Deal_To_Mend_Their_MarriageMiss Bates loves the reunited husband-and-wife trope. When Douglas offered her an ARC of A Deal to Mend Their Marriage, she accepted (though she dislikes the line’s closed-bedroom-door “love scenes”). Miss B. was pleasantly surprised when Douglas’s romance followed her own missbatesian edict to keep the relationship “kisses only” (not keeping anything from the reader that might be essential to understanding the protagonists’ relationship). What intense, character- and relationship-building kisses they are! Douglas’s title, A Deal to Mend Their Marriage, plays cleverly with the initial state of the hero and heroine’s marriage, “a deal to end their marriage.” Caro Fielding is at the reading of her father’s will. Their relationship was fraught, with Caro failing to fulfill her father’s expectations. She’s achieved a hard-won independence working as an antique dealer, reconciled to being disinherited. Instead, Rolland Fielding leaves Caro a vast fortune and his loving, devoted second wife, Barbara, zilch. Caro and Barbara share a warm relationship. Caro wants to redress her father’s injustice, until she realizes her father thought Barbara was stealing from him. When an expensive antique snuffbox in Caro’s possession on behalf of her employer goes missing, soft-hearted Caro wants to save Barbara from legal repercussions. She turns to her security-and-detecting-agency-owning, estranged husband, Jack Pearce, to help her solve the mystery of the missing snuffbox and save her beloved step-mother.    

Douglas’s romance is an interesting combination of romance caper à la Hepburn-Grant-Charade with echoes of The Philadelphia Story in the reunited, antagonistic husband-and-wife trope, and honest, at times uncomfortable treatment of a contemporary couple’s clashes over family, children, reproductive choices, career conflicts, and gender roles. That’s quite a recipe for a mite of a book! But Douglas pulls it off with relative success. Miss Bates’s only criticism lies in the jar between the caper-like scenes and the emotionally painful, bitter exchanges between Jack and Caro.

Jack and Caro are wonderful creations. Douglas manages to show how they’re both wrong and right about their marriage. She makes her reader like and sympathize with both. Douglas shows a couple who fell deeply in love, married “in haste” and spent five years “repenting at leisure,” as Caro herself notes. Their problems are not original, but Douglas portrays them with depth and sensitivity. Simply put, they didn’t have the emotional tools to hold the marriage together. They married at whim, dealt with each other on the basis of need instead of respect and consideration, failed to communicate, and rendered judgement impatiently and prejudiciously.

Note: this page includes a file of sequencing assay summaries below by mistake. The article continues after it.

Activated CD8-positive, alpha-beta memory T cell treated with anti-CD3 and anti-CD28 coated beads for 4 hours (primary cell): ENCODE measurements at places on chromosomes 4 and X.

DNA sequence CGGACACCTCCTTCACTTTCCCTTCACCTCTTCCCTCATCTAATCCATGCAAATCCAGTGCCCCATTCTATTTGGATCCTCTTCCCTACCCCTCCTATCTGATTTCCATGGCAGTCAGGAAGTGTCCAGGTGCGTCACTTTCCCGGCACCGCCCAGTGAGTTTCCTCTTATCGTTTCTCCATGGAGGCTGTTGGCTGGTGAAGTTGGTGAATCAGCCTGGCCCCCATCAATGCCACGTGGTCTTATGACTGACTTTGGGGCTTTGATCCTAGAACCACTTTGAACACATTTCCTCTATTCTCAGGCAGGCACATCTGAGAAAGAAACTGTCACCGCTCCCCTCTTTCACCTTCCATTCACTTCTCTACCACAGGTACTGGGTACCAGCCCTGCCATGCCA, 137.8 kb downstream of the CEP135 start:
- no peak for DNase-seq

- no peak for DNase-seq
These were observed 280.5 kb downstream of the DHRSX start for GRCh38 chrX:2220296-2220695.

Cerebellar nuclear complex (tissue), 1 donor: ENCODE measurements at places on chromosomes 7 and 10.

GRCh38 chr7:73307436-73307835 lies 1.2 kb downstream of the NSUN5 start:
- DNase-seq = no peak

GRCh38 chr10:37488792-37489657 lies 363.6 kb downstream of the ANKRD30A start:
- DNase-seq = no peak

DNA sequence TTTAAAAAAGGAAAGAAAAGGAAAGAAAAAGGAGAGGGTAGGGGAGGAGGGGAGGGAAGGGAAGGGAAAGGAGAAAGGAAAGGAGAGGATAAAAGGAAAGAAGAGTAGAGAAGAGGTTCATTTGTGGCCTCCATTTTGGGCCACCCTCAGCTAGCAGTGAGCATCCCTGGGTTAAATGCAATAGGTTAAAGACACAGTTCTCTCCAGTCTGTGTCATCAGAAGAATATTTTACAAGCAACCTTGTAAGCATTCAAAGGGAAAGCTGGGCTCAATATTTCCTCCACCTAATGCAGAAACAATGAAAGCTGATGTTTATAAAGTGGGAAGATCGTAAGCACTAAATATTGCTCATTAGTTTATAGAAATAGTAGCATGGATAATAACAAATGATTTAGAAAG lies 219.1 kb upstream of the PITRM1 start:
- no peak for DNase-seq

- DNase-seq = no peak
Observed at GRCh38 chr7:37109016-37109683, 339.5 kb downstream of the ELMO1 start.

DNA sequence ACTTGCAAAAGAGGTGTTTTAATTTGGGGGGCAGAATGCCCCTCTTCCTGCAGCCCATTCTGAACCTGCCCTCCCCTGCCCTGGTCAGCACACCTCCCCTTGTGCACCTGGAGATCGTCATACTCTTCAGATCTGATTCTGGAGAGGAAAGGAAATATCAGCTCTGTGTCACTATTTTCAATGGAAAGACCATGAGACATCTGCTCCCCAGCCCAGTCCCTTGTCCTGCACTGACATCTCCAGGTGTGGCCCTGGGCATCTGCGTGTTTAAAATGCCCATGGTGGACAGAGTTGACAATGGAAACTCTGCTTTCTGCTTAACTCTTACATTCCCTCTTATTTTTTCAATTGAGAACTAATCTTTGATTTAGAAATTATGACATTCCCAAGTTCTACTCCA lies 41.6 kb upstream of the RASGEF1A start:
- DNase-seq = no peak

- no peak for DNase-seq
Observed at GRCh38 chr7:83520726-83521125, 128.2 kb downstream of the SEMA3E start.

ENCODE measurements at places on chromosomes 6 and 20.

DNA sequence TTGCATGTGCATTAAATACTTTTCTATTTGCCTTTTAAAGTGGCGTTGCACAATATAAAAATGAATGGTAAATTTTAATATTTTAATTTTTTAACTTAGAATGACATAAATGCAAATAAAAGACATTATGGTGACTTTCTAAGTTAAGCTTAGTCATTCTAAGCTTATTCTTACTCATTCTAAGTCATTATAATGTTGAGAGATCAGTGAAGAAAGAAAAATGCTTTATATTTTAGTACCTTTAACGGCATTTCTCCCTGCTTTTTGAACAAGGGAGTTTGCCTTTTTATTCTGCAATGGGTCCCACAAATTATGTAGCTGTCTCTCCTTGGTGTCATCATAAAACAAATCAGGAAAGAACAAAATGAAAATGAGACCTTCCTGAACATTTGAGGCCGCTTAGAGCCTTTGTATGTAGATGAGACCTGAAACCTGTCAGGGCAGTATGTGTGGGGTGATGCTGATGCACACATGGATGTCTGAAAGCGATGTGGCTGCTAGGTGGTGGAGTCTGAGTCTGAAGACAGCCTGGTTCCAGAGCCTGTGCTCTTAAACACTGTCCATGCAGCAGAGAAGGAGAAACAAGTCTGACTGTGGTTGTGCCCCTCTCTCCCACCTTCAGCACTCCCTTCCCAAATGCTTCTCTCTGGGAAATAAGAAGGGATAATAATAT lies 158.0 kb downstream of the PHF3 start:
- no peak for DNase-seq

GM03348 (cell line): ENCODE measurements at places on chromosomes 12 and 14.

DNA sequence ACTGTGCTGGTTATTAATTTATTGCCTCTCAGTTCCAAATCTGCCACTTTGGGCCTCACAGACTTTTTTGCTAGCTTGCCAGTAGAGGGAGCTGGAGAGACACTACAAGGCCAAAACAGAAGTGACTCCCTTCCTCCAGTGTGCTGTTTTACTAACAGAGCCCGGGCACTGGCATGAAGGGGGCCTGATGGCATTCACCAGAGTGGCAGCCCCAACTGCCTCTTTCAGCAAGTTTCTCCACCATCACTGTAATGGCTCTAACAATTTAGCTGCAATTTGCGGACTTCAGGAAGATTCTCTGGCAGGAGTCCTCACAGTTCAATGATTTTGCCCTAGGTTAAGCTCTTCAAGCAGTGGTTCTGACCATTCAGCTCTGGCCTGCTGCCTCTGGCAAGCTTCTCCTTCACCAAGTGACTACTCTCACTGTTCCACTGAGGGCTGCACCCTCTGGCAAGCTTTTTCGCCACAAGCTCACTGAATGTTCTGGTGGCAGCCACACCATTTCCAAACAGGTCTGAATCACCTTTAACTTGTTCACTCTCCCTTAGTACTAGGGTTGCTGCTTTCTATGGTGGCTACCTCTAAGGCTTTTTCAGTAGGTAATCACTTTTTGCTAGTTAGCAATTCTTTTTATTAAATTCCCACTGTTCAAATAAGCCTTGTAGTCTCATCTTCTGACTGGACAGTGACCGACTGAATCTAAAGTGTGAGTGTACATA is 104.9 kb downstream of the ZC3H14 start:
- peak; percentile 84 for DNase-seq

Douglas adds some piquant aspects to their relationship. Again, not original, but well developped, rendering her characters sympathetic and three-dimensional. She doesn’t take sides, but shows sides. A lot of Caro and Jack’s problems stem from unresolved childhood issues. As Miss Bates already mentioned in her intro, Caro and her father had a difficult relationship. In turn, Caro’s mother’s loss when Caro was five left her without a motherly influence and possible mitigating foil to her controlling, demanding father. Jack is the product of a child services system that saw him bounced from foster home to foster home. Jack yearns for family and imprinted onto Caro the dream of children, home and hearth, with him as protector-provider and Caro as madonna. For her part, while Caro never dismissed having children, she was terrified of her dearth of good parenting role models, desirous of establishing her career “first,” and uninterested in being a stay-at-home mom. Add the piquancy of Jack’s feelings of class and financial inadequacy and you have the perfect recipe for a youthful marriage going off the rails. As it did.